In his own unique way, he analyses the international developments with local interpretation. Many regard him as singularly responsible for deciphering the complex global treaties and agreements and what it means for the developing countries in a simple and understandable manner.
He has been recently awarded with the honorary degree of Professor at Large by the CSK Himachal Pradesh Agricultural University, Palampur (India), from where he had graduated, and also has formerly been a Visiting Fellow to the International Rice Research Institute, in the Philippines; Visiting Fellow at the School of Development Studies at the University of East Anglia, Norwich (UK); and a Visiting Fellow at the University of Cambridge (UK).
The popular Indian weekly magazine The Week in its Independent Day Special (issue dated Aug 16, 2009) has listed Devinder Sharma among the 25 Most Valuable Indians, calling him ‘Green Chomsky”.
Sharma is associated with numerous national and international organizations, civil society groups and farmers organisations. He also on the board of half a dozen national and international organizations, and is also a member of the CGIAR’s Central Advisory Service on Intellectual Property Rights.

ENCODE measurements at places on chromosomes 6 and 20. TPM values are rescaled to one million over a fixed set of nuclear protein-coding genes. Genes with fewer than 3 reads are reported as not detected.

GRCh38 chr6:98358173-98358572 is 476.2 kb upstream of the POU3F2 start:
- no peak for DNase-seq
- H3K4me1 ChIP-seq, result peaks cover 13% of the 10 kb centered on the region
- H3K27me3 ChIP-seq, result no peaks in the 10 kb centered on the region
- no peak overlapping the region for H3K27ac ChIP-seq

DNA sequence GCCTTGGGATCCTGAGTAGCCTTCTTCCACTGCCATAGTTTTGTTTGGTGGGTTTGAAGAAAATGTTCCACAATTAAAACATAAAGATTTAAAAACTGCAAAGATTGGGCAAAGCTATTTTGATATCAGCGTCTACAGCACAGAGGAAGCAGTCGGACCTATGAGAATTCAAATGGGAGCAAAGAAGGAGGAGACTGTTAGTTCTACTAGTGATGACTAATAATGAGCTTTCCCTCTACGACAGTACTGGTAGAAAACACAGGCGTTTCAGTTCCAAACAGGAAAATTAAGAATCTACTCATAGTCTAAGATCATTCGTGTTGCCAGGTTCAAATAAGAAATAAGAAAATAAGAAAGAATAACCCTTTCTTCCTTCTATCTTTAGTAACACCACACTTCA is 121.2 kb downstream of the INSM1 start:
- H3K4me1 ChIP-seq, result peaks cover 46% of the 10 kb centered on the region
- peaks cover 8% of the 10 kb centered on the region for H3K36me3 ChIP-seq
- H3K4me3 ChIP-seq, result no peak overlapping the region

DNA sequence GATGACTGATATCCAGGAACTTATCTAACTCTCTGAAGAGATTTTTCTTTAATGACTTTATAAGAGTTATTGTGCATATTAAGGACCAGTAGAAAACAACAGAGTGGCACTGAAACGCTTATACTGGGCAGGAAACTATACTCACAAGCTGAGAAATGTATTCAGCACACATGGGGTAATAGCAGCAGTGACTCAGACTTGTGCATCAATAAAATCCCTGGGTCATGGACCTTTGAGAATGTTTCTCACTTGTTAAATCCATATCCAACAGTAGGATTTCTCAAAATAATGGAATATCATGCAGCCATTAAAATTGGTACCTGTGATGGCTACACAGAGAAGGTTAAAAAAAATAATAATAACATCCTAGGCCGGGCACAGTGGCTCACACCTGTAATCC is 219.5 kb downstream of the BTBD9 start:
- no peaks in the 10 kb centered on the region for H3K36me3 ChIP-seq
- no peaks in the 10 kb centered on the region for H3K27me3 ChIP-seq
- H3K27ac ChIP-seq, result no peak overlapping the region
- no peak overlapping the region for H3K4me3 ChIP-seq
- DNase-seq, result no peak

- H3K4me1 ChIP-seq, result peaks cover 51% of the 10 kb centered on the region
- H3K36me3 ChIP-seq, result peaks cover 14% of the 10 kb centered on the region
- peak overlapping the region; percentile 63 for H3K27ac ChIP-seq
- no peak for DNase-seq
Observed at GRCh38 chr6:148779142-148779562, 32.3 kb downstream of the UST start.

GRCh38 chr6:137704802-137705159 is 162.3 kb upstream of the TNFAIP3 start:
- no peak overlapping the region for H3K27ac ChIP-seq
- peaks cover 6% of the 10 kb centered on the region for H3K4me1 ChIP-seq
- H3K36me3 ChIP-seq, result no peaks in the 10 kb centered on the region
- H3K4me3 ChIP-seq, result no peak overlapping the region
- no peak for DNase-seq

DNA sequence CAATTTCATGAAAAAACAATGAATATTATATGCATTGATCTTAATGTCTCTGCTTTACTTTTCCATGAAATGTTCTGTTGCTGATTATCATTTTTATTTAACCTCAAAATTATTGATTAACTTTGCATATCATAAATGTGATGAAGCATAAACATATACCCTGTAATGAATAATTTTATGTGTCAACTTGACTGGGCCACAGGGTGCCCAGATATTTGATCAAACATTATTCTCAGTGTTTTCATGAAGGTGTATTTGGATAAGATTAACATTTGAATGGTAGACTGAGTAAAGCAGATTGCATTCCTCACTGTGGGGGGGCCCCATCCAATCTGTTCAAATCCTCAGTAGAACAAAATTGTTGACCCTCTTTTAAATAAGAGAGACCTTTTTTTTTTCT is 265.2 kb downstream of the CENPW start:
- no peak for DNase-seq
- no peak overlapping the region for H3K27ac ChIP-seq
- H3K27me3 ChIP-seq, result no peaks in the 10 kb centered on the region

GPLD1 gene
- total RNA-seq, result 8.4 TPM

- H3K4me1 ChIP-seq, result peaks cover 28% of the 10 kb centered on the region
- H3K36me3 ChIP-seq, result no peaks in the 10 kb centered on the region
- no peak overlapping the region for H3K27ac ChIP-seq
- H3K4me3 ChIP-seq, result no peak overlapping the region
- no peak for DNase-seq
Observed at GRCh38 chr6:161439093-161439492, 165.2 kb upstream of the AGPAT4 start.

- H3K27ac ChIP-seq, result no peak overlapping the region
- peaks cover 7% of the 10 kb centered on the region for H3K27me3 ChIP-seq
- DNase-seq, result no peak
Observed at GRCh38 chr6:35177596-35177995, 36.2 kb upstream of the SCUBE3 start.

Among his recent works include, four books:
• GATT and India: The Politics of Agriculture;
• GATT to WTO: Seeds of Despair
• In the Famine Trap
• Bhhokh ka Asli Chehra (in Hindi)
Invited worldover to speak and share his views on the future of international agriculture, he has the privilege of interacting with and influencing some of the world's important leaders. His strong grip on the ground realities and the ability to weave it into an incisive policy analysis makes him a leading voice from the majority world.
He has had the privilege and honour of addressing parliamentary briefings at several parliaments in Europe, including the House of Commons. He has delivered some 100 keynote addresses at international conferences/congresses in the past five years. He has also delivered lectures/special talks at over 50 universities in Europe, America and Australia.
He travels extensively, spending most of his time in the villages. He also uses his regular columns to disseminate the analysis among the masses.
He chairs an independent collective in New Delhi, called the Forum for Biotechnology & Food Security. The Forum is a collective of some of the well-known policy makers, agriculture scientists, economists, biotechnologists, farmers and environmentalists to examine and analyses the implications and fall-out of various policy decisions, both national and international.